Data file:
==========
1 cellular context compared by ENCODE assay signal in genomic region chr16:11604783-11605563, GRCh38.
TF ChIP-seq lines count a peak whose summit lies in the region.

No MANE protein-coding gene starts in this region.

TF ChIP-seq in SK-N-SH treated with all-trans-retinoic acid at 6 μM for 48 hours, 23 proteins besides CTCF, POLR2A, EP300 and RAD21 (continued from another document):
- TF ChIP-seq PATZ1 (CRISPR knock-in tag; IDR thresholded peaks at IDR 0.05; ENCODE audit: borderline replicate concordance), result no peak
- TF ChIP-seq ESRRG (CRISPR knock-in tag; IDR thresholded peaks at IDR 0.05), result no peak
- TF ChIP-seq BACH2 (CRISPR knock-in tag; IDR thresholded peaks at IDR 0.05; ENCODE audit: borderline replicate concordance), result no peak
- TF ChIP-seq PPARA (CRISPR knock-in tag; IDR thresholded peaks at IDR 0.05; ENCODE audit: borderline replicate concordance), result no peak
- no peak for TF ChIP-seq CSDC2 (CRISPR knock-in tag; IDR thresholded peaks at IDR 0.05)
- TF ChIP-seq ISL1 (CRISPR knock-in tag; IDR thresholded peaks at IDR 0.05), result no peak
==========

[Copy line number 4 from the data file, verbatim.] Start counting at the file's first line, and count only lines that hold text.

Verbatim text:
TF ChIP-seq in SK-N-SH treated with all-trans-retinoic acid at 6 μM for 48 hours, 23 proteins besides CTCF, POLR2A, EP300 and RAD21 (continued from another document):